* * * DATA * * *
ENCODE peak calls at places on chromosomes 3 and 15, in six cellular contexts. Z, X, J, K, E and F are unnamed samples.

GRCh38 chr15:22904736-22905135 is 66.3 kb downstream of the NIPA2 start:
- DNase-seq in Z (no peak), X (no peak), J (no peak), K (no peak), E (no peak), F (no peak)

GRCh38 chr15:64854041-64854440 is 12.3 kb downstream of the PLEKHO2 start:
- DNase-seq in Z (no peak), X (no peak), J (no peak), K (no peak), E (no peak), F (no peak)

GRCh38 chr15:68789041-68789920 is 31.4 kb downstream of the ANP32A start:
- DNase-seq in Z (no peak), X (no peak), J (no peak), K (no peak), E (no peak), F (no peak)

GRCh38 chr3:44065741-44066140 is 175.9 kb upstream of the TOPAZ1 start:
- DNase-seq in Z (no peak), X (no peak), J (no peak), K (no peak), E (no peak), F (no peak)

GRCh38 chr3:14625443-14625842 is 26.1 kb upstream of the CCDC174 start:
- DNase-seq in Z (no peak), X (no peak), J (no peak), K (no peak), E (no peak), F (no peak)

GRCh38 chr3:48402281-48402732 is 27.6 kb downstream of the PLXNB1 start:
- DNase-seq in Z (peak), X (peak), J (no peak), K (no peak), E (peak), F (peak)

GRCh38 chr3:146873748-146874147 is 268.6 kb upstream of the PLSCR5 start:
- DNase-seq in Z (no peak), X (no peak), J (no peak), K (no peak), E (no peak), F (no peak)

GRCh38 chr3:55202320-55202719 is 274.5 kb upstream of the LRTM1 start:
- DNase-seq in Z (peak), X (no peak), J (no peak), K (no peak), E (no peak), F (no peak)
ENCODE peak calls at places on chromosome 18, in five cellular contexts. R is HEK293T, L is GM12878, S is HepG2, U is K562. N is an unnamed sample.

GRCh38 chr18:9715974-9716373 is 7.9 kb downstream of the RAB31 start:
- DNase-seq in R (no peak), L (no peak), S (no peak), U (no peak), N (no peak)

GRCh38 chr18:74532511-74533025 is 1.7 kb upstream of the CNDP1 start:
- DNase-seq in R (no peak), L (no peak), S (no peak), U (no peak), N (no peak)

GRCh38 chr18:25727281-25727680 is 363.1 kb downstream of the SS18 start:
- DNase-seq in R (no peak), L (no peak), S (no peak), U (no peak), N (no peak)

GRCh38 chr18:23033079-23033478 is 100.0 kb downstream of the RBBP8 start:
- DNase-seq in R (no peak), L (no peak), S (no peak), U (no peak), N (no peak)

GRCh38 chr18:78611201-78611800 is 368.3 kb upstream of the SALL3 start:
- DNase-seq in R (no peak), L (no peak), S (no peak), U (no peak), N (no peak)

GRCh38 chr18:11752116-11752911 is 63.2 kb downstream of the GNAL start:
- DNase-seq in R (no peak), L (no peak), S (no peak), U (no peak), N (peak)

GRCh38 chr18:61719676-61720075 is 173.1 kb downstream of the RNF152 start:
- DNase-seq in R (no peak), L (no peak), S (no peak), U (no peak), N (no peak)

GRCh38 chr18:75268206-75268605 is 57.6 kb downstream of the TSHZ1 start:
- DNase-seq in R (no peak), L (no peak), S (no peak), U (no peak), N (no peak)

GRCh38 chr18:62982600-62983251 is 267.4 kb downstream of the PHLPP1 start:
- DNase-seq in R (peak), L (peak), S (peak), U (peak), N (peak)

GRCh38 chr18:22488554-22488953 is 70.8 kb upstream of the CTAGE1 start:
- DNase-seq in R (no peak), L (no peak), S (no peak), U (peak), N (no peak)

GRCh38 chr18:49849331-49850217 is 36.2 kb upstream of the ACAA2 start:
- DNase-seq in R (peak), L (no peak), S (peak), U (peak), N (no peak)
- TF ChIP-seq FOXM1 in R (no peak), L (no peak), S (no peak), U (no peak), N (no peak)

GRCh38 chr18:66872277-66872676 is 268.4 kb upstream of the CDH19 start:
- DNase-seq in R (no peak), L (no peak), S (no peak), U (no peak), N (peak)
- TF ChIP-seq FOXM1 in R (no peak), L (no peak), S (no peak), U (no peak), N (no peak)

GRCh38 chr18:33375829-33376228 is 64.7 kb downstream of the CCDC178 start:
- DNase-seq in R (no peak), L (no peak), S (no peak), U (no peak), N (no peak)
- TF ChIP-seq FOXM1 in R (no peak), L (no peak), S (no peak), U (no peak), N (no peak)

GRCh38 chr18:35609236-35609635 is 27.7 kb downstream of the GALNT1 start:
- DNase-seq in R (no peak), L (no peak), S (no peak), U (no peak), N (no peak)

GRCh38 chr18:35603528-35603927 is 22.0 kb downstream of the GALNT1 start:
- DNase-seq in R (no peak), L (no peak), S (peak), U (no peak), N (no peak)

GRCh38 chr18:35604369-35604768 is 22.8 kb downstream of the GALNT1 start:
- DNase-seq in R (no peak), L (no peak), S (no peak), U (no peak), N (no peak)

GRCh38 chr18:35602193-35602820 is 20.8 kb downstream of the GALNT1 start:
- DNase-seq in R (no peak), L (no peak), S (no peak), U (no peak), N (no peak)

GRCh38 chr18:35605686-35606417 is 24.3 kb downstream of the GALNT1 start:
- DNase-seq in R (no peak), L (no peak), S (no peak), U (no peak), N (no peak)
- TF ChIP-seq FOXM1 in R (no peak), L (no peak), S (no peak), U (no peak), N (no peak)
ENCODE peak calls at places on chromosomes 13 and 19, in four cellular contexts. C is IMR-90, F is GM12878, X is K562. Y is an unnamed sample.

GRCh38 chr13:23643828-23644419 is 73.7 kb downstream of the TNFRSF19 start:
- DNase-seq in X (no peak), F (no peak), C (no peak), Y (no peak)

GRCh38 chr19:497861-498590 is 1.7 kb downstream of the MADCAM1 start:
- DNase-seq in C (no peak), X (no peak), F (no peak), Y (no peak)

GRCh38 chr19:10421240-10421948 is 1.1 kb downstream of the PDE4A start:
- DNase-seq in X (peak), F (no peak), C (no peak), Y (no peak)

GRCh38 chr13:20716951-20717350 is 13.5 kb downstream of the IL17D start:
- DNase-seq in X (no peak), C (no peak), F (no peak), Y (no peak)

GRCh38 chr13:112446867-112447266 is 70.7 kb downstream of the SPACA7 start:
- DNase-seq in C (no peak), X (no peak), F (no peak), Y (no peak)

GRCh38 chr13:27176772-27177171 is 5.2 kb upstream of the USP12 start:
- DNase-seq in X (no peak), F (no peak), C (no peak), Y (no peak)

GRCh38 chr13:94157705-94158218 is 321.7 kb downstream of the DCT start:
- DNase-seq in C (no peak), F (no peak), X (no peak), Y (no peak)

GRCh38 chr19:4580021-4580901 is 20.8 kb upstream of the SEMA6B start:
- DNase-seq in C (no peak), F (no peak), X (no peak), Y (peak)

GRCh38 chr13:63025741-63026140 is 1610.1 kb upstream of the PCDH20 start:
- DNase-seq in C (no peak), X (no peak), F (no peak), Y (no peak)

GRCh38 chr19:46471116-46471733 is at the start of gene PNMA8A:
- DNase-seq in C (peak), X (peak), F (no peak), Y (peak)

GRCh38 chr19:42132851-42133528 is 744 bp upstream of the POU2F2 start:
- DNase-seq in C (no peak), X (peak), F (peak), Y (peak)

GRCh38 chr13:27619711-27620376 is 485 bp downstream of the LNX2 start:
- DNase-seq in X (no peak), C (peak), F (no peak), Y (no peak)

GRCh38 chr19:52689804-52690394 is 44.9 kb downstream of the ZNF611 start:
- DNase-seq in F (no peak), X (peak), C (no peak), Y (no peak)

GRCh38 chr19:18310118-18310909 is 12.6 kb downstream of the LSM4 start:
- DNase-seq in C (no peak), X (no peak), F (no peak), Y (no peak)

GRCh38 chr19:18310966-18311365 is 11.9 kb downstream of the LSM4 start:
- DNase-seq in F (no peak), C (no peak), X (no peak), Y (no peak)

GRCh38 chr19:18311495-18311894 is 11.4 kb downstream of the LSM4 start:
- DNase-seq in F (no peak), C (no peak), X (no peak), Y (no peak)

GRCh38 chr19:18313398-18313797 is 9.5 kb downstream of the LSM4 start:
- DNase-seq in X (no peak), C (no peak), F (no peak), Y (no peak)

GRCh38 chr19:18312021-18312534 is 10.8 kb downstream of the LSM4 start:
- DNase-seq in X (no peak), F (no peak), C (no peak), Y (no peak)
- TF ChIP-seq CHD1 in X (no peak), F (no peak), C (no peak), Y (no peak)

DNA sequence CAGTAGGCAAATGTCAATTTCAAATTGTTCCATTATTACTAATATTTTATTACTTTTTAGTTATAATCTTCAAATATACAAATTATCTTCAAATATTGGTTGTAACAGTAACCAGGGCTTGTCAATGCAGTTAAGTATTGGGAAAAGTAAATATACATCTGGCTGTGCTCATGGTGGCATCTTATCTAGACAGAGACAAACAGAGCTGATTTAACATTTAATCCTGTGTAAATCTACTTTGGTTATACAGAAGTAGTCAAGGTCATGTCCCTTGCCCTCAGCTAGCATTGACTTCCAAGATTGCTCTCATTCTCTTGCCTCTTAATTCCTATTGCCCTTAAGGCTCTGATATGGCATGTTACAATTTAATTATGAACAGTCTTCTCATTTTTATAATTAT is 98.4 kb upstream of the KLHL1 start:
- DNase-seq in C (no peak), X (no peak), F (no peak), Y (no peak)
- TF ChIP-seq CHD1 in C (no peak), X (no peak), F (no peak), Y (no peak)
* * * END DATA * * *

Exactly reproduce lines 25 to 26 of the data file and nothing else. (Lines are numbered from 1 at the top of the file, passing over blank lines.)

GRCh38 chr18:23033079-23033478 is 100.0 kb downstream of the RBBP8 start:
- DNase-seq in R (no peak), L (no peak), S (no peak), U (no peak), N (no peak)